Pennsylvania hoping to ease absentee ballot problems using online applications
Pennsylvanians who need absentee ballots will now be able to apply online, starting with this year's municipal elections. Democratic Gov. Tom Wolf announced the new system on Monday, a week before the applications open, according to The Philadelphia Inquirer.
Pennsylvania's deadlines to apply for and return absentee ballots are three days apart, and in previous elections, voters have failed to make the turnaround, leaving thousands of ballots uncounted — more than just about every other state. Wolf said he hopes the change "will make the process faster and more accessible for thousands of voters."
Marginal improvements have been made to help voters understand the questions posed to them on the ballot this November, a new study concludes, but such ballot measures still favor the college-educated — who represent a minority of the U.S. population.
This year voters in eight states will decide the fate of a collective 36 such propositions. In a study released Thursday, Ballotpedia assessed how easy it is to comprehend what each proposal would accomplish, concluding that the difficulty level had decreased compared with the referendums decided in the last off-year election of 2017 — but not by much.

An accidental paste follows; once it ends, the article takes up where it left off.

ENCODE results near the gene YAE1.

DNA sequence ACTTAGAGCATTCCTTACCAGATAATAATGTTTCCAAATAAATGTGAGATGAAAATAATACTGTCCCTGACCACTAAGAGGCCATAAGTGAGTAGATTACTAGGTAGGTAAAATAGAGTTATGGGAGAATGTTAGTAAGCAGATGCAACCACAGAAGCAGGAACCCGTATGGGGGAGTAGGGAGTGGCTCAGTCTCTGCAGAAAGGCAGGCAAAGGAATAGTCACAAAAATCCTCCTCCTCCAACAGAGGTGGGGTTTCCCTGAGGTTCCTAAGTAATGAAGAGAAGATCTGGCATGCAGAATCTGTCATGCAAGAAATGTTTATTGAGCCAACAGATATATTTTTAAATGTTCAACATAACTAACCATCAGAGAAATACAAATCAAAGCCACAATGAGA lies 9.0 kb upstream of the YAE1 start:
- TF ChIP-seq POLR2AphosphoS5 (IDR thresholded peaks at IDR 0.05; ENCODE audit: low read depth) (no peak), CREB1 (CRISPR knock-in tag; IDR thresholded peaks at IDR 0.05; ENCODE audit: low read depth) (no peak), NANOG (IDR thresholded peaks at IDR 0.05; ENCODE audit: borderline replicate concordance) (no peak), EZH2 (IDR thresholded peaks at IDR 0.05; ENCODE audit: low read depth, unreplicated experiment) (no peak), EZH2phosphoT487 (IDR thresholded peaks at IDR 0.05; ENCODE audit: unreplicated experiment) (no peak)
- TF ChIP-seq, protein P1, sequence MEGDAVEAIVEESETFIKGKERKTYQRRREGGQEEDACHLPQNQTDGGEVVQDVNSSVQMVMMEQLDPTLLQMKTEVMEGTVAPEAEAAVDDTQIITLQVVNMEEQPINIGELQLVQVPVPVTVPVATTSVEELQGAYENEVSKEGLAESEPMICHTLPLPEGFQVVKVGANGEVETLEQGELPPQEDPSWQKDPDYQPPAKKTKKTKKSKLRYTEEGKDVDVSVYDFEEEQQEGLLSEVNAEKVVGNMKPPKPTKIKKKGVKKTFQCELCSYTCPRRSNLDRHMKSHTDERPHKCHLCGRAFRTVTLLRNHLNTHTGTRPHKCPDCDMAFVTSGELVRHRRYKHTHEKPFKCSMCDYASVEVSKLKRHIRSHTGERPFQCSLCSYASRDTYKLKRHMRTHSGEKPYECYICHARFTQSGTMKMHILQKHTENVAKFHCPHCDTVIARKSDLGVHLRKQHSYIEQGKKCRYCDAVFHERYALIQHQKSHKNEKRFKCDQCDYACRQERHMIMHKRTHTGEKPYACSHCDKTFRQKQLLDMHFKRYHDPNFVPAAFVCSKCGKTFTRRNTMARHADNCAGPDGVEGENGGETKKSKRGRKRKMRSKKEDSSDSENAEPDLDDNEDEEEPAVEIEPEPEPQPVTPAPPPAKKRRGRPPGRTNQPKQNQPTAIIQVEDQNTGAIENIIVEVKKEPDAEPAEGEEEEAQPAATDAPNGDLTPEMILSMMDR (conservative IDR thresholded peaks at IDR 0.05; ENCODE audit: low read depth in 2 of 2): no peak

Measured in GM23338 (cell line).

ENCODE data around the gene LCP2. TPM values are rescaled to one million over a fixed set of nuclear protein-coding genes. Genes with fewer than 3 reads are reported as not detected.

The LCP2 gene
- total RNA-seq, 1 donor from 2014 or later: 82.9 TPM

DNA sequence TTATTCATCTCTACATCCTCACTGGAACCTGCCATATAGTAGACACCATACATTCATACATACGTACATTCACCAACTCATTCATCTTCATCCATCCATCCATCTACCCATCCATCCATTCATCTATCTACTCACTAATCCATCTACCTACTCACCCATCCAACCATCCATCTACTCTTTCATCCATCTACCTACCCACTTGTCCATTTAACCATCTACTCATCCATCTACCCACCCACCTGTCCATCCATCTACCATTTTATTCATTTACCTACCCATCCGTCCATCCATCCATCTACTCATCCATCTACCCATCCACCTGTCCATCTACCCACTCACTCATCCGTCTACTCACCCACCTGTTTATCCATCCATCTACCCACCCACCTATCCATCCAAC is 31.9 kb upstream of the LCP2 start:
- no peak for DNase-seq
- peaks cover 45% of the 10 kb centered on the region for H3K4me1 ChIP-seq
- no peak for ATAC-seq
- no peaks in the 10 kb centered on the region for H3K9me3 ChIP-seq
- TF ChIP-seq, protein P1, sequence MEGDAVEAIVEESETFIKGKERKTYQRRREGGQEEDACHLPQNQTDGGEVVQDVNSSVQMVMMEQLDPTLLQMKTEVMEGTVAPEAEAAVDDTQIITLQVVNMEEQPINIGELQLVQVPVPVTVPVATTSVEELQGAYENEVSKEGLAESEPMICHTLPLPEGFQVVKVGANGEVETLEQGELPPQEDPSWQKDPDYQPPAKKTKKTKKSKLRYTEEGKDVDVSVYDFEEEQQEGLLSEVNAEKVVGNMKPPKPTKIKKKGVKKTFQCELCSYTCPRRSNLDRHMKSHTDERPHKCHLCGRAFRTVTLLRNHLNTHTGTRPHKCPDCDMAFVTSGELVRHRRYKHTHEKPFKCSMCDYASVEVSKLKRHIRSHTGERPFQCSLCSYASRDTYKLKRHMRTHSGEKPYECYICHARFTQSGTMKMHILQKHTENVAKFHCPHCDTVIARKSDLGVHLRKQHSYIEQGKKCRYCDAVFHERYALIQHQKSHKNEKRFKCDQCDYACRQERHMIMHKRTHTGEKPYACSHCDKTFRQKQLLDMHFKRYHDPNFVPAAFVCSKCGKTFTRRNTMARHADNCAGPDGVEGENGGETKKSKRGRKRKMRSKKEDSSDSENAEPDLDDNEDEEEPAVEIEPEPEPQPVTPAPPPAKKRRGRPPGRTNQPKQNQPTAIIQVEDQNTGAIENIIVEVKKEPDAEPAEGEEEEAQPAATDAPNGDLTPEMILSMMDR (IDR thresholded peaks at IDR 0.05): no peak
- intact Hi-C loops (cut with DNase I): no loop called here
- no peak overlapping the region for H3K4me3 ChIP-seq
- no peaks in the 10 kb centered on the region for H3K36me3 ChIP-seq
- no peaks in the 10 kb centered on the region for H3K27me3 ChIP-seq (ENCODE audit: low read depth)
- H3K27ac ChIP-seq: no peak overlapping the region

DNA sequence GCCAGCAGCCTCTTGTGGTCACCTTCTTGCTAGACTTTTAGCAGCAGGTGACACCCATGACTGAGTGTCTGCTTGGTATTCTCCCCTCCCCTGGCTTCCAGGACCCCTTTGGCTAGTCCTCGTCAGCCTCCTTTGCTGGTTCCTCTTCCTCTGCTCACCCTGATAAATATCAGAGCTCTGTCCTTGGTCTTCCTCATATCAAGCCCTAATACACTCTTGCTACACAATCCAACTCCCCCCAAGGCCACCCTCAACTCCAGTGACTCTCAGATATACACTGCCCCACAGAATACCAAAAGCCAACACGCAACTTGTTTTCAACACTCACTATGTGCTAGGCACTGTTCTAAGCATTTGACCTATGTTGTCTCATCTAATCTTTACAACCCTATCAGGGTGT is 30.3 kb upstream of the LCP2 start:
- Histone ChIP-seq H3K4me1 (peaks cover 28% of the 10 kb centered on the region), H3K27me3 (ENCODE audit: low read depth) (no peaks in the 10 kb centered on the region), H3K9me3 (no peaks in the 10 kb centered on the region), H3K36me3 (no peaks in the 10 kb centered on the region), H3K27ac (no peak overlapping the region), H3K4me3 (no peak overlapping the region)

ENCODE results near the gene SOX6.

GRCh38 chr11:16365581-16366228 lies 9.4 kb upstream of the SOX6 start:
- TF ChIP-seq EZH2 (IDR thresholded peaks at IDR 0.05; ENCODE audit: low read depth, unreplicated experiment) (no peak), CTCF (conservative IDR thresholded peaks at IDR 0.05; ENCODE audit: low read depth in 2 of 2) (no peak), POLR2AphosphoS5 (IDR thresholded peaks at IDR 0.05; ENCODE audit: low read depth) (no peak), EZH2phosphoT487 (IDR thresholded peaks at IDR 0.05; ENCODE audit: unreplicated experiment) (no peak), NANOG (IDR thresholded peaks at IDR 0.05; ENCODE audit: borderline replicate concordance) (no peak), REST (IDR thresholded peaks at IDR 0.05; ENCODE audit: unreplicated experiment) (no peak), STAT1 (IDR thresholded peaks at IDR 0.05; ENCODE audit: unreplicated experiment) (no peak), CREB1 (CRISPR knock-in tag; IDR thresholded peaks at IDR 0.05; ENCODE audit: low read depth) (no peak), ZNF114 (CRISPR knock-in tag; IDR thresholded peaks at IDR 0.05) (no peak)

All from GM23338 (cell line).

In fact, according to a pair of well-established tests, 21 of the 36 ballot measures cannot be understood by the 40 percent of the voting-age population who never attended college.
Colorado has become the second state to ask the Supreme Court to decide if states may legally bind their presidential electors to vote for the candidate who carried their state.
The issue of so-called faithless electors is the latest aspect of an increasingly heated debate about the virtues and flaws of the Electoral College that has blossomed, especially among progressive democracy reform advocates, now that two of the past five presidential winners (Donald Trump in 2016 and George W. Bush in 2000) got to the Oval Office despite losing the national popular vote.